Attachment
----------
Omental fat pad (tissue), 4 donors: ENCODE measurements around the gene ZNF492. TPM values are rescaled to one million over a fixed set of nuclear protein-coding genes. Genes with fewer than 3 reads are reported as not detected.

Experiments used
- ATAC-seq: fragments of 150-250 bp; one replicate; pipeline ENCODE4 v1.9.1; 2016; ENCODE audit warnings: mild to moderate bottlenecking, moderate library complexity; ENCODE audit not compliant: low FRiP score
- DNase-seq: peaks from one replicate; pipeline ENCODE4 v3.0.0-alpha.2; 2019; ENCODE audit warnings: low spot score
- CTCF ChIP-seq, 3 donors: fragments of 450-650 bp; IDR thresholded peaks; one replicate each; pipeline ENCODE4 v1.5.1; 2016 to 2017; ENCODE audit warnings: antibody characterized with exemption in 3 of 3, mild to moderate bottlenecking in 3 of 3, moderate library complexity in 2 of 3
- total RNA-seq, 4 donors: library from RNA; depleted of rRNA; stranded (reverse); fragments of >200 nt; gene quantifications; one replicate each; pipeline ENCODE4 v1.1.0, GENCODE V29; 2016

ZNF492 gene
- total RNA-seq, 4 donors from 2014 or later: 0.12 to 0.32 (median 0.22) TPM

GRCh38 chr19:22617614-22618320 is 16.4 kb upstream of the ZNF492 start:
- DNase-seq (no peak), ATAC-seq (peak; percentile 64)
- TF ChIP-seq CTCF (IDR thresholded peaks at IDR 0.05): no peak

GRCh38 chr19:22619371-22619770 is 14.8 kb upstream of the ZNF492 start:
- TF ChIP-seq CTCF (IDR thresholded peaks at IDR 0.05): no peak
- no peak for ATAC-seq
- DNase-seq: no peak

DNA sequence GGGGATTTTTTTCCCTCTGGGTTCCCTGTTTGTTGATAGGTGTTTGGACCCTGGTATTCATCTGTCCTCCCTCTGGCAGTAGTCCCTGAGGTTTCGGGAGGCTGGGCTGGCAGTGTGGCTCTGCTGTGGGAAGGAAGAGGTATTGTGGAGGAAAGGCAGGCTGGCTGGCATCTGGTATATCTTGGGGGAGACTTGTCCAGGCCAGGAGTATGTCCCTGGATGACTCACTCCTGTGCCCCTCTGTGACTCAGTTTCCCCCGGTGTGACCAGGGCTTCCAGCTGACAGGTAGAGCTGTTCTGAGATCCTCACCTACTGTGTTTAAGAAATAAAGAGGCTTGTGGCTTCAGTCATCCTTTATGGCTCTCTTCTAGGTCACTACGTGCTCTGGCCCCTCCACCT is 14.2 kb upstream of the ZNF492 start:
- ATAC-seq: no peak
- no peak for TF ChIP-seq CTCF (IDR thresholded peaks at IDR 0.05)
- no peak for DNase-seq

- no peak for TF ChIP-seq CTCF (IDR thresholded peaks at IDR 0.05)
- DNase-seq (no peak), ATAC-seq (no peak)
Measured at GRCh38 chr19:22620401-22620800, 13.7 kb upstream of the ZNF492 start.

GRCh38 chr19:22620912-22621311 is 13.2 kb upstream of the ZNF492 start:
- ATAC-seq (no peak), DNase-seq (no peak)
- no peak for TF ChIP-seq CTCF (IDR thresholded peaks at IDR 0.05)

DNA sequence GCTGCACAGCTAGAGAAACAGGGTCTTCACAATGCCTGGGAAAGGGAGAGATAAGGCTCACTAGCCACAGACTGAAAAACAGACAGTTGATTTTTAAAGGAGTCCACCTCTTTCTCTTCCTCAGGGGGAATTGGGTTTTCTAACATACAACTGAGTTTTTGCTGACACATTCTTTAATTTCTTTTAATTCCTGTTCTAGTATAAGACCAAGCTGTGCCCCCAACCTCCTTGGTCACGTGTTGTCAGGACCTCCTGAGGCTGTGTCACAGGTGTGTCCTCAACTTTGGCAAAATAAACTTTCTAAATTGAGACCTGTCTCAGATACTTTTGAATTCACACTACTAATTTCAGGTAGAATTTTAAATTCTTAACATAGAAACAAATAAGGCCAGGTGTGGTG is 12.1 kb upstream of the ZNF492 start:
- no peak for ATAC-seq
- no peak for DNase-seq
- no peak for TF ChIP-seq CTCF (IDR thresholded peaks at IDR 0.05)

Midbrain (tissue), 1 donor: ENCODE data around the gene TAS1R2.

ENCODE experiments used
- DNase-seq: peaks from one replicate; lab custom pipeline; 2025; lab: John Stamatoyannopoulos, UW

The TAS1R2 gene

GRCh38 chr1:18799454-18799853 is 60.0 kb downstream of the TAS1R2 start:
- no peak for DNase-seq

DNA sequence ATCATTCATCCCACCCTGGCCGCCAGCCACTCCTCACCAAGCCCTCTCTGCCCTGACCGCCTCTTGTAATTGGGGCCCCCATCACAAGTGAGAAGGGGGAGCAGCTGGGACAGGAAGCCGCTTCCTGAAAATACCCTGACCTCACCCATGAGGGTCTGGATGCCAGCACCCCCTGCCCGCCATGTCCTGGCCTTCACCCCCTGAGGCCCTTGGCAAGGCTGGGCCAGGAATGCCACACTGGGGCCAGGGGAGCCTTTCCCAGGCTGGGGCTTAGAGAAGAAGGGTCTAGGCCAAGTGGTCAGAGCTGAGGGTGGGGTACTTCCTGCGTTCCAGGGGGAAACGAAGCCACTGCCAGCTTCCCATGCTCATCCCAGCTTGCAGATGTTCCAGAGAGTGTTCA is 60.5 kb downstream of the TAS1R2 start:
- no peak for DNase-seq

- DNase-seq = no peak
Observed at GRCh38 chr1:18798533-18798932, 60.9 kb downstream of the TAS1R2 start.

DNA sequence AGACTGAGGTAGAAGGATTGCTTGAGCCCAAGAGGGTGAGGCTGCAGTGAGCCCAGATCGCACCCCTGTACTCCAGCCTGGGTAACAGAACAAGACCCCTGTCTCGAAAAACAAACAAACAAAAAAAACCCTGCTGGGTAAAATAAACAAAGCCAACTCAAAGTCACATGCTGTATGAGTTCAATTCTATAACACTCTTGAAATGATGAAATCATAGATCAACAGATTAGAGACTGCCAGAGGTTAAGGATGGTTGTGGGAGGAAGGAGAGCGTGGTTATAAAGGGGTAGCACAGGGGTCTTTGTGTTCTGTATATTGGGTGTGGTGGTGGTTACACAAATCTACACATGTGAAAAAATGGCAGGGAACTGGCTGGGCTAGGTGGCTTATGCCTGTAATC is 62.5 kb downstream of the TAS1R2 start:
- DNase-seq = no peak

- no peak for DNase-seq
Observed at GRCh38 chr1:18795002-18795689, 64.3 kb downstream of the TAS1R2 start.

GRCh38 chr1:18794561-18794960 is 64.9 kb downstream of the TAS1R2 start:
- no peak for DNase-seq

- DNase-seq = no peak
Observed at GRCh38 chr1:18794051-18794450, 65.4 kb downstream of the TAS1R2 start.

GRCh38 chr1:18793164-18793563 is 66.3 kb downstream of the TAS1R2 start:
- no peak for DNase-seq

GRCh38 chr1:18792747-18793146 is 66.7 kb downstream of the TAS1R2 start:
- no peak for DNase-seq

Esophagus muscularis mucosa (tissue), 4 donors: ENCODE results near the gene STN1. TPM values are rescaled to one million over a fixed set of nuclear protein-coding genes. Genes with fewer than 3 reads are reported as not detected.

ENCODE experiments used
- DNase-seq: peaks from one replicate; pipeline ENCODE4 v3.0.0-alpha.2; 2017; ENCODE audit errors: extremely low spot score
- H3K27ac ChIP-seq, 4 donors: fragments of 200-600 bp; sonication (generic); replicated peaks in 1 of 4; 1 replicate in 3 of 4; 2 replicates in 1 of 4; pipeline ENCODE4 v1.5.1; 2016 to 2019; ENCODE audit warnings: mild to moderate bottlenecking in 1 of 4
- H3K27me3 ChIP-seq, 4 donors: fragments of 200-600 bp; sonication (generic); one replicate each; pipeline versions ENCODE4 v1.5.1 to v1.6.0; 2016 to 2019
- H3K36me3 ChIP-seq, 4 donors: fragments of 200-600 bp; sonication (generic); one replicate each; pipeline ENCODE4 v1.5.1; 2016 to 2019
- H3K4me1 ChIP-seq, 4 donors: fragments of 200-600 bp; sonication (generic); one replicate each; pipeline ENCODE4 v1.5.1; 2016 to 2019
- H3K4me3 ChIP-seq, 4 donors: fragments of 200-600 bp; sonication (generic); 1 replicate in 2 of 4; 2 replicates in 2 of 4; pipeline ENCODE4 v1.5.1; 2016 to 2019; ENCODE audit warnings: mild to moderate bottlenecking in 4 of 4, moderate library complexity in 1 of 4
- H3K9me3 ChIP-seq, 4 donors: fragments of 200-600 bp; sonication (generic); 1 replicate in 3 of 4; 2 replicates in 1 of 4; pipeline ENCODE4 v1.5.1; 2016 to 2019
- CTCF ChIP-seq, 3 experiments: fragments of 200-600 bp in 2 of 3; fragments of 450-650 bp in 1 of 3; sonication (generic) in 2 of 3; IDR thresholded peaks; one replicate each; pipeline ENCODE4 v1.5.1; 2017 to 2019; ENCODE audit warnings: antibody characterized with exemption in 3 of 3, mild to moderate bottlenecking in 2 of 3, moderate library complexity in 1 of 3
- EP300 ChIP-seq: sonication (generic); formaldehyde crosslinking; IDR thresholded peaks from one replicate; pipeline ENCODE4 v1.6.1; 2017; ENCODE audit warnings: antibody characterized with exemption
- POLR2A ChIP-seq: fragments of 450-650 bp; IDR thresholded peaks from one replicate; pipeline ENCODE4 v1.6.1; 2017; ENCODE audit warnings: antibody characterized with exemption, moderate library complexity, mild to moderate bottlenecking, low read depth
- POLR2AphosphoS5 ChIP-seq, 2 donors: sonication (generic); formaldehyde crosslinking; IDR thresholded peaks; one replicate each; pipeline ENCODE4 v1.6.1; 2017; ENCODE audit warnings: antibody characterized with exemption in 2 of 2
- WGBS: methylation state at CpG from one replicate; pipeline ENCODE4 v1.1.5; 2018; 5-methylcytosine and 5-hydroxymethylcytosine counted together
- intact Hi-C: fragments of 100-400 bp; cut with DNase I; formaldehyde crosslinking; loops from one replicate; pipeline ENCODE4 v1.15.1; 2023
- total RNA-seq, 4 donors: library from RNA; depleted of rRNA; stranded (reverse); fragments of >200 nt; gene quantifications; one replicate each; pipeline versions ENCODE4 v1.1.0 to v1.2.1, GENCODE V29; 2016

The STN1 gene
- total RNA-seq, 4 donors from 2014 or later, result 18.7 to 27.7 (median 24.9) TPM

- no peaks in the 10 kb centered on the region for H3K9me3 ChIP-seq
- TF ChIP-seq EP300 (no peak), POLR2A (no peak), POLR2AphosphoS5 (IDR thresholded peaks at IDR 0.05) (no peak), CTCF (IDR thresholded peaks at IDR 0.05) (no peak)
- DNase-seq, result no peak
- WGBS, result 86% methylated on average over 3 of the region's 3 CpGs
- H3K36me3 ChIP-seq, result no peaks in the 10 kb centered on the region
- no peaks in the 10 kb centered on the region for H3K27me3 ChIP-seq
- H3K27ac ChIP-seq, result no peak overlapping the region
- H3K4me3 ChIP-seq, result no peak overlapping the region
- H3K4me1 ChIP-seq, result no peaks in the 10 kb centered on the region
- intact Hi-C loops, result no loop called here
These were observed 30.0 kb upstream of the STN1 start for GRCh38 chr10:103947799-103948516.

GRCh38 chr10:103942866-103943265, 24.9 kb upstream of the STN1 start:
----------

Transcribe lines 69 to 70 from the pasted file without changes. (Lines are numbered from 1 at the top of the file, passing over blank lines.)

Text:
- total RNA-seq, 4 donors from 2014 or later, result 18.7 to 27.7 (median 24.9) TPM

- no peaks in the 10 kb centered on the region for H3K9me3 ChIP-seq